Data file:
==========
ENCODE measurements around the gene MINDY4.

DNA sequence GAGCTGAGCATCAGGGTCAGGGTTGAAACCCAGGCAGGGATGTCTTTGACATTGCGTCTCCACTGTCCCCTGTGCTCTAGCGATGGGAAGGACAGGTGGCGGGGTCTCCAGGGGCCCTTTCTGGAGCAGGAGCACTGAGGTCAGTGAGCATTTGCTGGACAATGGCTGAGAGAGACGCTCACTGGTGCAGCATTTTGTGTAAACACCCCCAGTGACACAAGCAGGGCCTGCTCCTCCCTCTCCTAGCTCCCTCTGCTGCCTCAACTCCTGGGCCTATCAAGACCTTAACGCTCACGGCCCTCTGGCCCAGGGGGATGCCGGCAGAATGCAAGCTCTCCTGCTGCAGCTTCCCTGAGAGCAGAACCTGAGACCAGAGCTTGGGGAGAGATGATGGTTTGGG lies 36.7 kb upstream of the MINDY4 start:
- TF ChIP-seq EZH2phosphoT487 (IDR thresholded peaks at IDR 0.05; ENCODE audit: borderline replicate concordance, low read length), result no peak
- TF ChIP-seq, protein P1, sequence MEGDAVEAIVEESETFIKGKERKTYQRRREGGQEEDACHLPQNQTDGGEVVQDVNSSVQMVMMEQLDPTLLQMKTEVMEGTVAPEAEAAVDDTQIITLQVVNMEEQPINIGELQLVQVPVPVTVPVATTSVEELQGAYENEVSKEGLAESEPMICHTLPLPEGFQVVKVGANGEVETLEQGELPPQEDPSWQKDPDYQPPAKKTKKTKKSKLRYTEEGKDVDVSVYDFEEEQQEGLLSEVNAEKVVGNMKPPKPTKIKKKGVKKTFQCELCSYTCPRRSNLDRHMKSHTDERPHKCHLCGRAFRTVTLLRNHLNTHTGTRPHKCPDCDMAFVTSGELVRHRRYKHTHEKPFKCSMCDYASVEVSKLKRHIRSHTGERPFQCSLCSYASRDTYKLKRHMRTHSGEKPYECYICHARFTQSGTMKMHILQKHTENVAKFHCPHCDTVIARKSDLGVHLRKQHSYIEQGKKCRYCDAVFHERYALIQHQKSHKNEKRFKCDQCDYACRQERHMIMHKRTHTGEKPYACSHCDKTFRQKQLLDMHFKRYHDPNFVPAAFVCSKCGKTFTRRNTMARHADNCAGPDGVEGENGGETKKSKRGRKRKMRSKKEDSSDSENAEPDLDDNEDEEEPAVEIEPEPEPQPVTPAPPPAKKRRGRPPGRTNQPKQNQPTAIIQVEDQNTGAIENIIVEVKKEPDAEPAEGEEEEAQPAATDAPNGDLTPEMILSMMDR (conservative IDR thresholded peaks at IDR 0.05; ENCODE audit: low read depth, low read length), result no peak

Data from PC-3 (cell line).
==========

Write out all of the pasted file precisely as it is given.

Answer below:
ENCODE measurements around the gene MINDY4.

DNA sequence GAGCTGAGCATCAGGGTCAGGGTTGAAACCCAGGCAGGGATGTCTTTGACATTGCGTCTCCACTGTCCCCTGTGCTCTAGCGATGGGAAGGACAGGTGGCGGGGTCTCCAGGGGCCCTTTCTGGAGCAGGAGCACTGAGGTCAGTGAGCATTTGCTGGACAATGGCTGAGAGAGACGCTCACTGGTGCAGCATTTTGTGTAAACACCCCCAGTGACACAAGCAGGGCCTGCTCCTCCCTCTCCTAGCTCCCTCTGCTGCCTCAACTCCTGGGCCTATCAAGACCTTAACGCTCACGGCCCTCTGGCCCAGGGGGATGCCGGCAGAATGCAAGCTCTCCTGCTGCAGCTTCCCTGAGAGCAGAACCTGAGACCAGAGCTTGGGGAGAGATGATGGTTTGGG lies 36.7 kb upstream of the MINDY4 start:
- TF ChIP-seq EZH2phosphoT487 (IDR thresholded peaks at IDR 0.05; ENCODE audit: borderline replicate concordance, low read length), result no peak
- TF ChIP-seq, protein P1, sequence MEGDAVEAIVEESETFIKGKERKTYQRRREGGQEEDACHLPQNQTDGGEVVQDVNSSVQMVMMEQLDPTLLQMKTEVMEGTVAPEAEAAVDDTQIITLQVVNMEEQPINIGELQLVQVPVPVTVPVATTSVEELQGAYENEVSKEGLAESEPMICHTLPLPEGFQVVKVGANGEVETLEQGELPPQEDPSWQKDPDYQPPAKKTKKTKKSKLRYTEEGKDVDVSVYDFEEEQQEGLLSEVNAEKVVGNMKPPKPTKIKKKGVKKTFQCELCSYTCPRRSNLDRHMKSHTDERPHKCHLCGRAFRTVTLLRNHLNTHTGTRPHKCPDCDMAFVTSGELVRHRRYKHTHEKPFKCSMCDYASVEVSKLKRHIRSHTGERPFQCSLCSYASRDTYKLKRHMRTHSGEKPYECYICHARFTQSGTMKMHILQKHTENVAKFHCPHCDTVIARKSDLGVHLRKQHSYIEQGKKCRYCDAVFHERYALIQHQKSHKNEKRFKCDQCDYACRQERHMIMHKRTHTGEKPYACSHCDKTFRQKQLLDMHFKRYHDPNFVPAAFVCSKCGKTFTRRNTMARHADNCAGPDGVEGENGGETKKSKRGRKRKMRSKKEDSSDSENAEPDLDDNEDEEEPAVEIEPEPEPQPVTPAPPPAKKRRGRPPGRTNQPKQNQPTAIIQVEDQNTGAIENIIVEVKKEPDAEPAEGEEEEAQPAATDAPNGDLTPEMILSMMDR (conservative IDR thresholded peaks at IDR 0.05; ENCODE audit: low read depth, low read length), result no peak

Data from PC-3 (cell line).